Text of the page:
Beat Robocallers at Their Game

Some scams make a telltale sound—rinnng, rinnng! Yup, the dreaded robocall. But you can beat them at their game.   

Maybe it’s a call about renewing an extended warranty on your car (one you don’t have). Or maybe the robocaller offers up a debt relief service with a shockingly low rate. Calls like these can get annoying real quick. And they can also be scams. 

In the U.S., unwanted calls rank as the top consumer complaint reported to the Federal Communications Commission (FCC). Partly because scammers have made good use of spoofing technologies that serve up phony caller ID numbers. As a result, that innocent-looking phone number might not be innocent at all.  

Whether the voice on the other end of the smartphone is recorded or an actual person, the intent behind the call is likely the same—to scam you out of your personal information, money, or both. Callers such as these might impersonate banks, government agencies, insurance companies, along with any number of other organizations. Anything that gives them an excuse to demand payment, financial information, or ID numbers.  

And some of those callers can sound rather convincing. Others, well, they’ll just get downright aggressive or threatening. One of the most effective tools these scam calls use is a sense of urgency and fear, telling you that there’s a problem right now and they need your information immediately to resolve whatever bogus issue they’ve come up with. That right there is a sign you should take pause and determine what’s really happening before responding or taking any action.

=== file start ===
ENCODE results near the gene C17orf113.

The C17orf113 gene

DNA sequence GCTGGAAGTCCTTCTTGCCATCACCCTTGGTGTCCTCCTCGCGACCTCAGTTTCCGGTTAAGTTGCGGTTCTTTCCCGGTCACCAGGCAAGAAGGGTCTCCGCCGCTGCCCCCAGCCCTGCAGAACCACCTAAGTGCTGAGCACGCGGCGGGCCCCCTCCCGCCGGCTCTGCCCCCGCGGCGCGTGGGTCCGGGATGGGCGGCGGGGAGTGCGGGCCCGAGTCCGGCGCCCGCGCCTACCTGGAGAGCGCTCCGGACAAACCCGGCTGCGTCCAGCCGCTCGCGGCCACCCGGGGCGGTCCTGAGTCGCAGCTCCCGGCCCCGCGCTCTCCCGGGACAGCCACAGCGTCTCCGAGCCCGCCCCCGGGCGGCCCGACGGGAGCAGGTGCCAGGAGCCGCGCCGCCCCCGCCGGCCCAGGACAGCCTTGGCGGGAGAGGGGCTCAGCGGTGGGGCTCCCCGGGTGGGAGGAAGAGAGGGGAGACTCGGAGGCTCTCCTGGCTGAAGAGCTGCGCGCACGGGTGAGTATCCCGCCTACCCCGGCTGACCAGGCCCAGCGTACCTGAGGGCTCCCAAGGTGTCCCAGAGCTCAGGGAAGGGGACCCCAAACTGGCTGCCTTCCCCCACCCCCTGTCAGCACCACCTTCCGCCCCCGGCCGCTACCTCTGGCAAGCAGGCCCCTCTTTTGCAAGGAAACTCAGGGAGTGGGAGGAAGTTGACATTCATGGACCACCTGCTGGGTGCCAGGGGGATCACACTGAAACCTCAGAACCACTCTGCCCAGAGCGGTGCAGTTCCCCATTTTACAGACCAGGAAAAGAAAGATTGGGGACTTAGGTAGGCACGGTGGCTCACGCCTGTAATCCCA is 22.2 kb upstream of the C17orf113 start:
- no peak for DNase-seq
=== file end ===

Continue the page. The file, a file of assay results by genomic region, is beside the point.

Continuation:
Avoid and stop robocalls with these tips  

Whatever form these unwanted calls take, there are things you can do to protect yourself and even keep you from getting them in the first place. These tips will get you started:  

1) Don’t pick up—and if you do, don’t say “yes”  

This straightforward piece of advice can actually get a little tricky. We mentioned spoofing, and certain forms of it can get rather exact. Sophisticated spoofing can make a call appear to come from someone you know. Yet more run-of-the-mill spoofing will often use a form of “neighbor spoofing.” The scammers will use a local area code or the same prefix of your phone number to make it seem more familiar. In short, you might answer one of these calls by mistake. If you do answer, never say “yes.” Similarly, sophisticated scammers will record a victim’s voice for use in other scams. That can include trying to hack into credit card accounts by using the company’s phone tree. Recordings of slightly longer lengths can also lead to voice cloning using AI-driven tools. In fact, three seconds of audio is all it takes in some cases to clone a voice with up to 70% accuracy.